Objective: Circulating glucose may relate to affective and physical feeling states reflective of emotional disorder symptoms. No prior studies have investigated within-day associations between glucose and subsequent affective and physical feeling states (positive affect, negative affect, and fatigue) as they occur naturally among healthy adolescents; this pilot study assessed these associations by combining data collected from ecological momentary assessment (EMA) and continuous glucose monitors (CGM).
Methods: Participants (N = 15, mean age = 13.1[±1.0] years, 66.7% female, 40.0% Hispanic, 66.7% healthy weight) wore a CGM for 7-14 days. Simultaneously, participants reported on their current positive affect, negative affect, and fatigue randomly during specified windows up to 7 times daily via EMA. CGM-measured mean interstitial glucose was calculated during the time windows (mean minutes = 122.5[±47.3]) leading up to each EMA prompt. Multilevel models assessed within-subject (WS) associations between mean interstitial glucose since the previous EMA prompt and EMA-reported affective and physical feeling states at the current prompt.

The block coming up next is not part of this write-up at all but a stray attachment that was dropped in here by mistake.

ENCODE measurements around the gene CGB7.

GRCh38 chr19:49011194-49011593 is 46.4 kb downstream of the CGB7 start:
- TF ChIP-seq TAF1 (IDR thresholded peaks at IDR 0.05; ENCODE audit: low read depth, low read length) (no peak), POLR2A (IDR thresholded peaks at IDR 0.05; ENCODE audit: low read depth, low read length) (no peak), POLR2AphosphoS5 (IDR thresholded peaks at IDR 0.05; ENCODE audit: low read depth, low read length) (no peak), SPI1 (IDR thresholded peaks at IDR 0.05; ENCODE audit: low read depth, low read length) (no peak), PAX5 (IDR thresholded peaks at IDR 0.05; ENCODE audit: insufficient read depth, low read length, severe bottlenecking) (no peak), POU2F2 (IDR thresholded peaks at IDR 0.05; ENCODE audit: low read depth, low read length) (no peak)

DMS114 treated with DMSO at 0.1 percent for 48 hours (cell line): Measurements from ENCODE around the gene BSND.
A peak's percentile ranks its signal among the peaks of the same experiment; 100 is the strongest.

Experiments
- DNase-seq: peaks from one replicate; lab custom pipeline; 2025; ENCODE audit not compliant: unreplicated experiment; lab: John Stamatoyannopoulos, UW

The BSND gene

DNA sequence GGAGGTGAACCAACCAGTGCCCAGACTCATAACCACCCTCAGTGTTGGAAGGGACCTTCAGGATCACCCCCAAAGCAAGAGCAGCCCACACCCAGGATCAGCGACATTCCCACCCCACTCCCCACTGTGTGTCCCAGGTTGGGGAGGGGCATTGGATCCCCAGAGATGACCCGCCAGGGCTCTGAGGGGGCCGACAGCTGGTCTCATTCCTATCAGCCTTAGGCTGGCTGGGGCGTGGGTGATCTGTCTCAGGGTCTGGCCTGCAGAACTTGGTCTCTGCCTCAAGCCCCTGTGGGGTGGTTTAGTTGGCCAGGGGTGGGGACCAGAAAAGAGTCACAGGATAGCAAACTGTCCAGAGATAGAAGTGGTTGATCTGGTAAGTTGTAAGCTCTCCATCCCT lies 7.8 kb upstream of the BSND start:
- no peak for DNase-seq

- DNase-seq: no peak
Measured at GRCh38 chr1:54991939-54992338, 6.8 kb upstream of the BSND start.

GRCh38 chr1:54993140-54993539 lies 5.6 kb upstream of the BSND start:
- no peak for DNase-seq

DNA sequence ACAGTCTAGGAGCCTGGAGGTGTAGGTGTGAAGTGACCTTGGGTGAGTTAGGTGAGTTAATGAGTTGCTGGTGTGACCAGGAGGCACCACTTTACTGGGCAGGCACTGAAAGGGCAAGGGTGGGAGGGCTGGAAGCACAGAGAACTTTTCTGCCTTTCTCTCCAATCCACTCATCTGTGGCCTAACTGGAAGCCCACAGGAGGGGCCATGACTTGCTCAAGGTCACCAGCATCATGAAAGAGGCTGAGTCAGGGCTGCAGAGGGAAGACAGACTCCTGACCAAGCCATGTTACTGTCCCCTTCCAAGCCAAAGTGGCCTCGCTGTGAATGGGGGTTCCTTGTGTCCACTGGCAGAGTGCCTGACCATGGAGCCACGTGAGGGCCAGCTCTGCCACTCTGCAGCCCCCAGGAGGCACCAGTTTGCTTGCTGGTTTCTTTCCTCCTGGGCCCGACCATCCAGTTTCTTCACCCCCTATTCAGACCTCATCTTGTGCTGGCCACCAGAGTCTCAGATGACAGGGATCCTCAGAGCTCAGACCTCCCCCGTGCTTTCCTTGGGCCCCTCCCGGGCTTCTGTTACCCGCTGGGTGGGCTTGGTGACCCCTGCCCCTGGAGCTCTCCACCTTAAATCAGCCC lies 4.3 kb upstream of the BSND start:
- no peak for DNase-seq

Results: Participants provided 532 interstitial glucose-matched EMA reports of affective and physical feeling states. During intervals when interstitial glucose was higher than one's usual, higher positive affect (WS β = 0.01, p < .0001, f2 = 0.02) and lower fatigue (WS β = -0.01, p < .0001, f2 = 0.09) were subsequently reported. Interstitial glucose was unrelated to negative affect (WS β = -0.002, p = .10, f2 = 0.01). Associations were weakened, but remained significant following further adjustment for time of day.
Conclusions: Though effect sizes were small, within-person variations in interstitial glucose may relate to subsequent affective and physical feeling states among healthy youth. Investigations using similar methodologies in larger, more diverse samples are warranted.
Keywords: Blood glucose; Mood; Real-time; Within-subject; Youth.
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